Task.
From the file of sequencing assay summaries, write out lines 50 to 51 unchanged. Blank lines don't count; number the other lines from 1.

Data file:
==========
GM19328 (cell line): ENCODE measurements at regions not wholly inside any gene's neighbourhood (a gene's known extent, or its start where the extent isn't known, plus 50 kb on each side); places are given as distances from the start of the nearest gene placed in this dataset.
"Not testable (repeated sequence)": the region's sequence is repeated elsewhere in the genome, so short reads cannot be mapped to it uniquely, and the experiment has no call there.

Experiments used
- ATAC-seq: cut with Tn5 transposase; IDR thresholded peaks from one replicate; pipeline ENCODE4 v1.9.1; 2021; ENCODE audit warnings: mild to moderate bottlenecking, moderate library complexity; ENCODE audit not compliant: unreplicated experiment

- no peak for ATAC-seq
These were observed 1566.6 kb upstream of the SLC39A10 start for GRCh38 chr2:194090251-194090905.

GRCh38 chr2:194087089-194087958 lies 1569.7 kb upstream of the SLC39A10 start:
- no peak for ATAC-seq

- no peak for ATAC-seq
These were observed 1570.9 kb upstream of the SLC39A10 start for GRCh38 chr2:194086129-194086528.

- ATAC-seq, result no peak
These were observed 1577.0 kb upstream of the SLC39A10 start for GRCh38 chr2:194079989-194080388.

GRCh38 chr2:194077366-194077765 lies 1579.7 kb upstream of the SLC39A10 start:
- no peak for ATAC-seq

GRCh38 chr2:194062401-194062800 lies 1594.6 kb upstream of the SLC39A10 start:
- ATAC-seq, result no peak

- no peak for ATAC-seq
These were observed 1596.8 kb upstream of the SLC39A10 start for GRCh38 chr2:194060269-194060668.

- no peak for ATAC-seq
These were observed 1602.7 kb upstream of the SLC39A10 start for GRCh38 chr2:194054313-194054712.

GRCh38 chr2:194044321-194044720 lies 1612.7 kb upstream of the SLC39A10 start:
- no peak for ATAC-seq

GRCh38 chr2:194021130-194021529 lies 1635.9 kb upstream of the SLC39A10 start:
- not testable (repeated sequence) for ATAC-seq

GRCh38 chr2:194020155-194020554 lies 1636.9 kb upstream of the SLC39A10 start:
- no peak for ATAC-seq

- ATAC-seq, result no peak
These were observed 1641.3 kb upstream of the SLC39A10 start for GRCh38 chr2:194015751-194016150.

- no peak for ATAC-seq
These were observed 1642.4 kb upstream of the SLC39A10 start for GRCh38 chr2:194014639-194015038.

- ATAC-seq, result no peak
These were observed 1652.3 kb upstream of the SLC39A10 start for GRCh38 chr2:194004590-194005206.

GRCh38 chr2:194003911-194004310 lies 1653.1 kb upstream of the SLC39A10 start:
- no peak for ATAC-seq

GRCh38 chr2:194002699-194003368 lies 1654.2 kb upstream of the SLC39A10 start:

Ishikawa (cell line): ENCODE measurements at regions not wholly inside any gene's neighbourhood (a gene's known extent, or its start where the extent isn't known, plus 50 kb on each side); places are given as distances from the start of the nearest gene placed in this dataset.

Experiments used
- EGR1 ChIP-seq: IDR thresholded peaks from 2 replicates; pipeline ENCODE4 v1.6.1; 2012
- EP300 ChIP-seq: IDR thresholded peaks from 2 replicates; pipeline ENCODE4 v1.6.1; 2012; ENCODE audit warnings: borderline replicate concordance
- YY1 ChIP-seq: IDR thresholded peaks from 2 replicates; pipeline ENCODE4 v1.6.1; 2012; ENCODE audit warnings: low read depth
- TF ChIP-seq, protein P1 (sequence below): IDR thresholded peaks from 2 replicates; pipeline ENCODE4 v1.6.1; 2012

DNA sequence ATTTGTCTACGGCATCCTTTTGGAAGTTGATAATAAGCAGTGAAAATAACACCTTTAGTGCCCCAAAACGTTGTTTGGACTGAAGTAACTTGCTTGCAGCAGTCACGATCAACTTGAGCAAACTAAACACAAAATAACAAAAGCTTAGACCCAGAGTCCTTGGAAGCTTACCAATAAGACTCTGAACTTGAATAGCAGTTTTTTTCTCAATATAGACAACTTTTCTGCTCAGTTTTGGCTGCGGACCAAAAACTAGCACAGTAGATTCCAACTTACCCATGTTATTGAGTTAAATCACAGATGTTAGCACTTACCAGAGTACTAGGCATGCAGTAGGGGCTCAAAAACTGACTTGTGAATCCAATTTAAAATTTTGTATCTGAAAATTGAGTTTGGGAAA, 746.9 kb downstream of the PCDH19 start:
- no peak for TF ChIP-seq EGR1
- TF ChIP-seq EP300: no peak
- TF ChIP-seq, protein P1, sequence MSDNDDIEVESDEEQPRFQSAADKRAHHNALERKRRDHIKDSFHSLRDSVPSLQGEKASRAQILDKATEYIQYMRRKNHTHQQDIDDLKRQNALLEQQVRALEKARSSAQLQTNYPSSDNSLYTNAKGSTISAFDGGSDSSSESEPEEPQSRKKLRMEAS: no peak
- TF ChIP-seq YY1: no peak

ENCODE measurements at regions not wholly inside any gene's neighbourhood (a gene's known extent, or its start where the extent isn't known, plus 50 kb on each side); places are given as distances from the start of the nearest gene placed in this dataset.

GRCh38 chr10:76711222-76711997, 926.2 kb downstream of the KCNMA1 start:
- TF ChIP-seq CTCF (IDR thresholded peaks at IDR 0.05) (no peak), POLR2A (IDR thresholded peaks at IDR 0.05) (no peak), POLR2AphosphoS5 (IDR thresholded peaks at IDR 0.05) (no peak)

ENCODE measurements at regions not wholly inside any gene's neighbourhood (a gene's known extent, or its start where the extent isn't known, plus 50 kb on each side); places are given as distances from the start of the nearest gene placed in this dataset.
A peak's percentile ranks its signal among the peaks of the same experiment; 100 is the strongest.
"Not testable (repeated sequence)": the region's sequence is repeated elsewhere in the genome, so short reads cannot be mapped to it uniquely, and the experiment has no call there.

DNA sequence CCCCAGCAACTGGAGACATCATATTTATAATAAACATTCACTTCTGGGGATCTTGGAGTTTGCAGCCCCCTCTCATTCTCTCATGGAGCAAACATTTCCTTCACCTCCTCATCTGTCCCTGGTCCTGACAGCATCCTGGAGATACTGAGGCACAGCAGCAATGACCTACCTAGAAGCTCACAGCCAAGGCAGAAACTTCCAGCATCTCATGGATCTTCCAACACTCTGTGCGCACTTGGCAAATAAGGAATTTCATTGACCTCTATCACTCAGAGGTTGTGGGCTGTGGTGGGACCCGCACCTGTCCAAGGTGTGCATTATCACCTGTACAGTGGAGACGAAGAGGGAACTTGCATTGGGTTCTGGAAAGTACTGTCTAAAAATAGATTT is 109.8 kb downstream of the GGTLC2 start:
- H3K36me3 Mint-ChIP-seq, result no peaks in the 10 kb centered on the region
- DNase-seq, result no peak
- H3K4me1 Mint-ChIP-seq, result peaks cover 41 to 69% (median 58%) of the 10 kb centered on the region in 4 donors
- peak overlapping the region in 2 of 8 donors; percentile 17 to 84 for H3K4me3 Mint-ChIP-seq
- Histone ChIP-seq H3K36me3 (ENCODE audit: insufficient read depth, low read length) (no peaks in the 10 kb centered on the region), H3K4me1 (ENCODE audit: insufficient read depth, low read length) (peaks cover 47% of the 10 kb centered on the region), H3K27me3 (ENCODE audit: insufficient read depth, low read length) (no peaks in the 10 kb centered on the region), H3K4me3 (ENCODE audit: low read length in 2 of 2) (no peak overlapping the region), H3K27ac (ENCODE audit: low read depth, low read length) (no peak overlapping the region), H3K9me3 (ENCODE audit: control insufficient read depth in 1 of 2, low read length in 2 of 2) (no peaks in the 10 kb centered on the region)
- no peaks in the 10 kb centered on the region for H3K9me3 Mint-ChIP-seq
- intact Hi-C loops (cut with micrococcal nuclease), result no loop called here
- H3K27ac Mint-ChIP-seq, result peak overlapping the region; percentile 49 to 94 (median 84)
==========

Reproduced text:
ENCODE measurements at regions not wholly inside any gene's neighbourhood (a gene's known extent, or its start where the extent isn't known, plus 50 kb on each side); places are given as distances from the start of the nearest gene placed in this dataset.
A peak's percentile ranks its signal among the peaks of the same experiment; 100 is the strongest.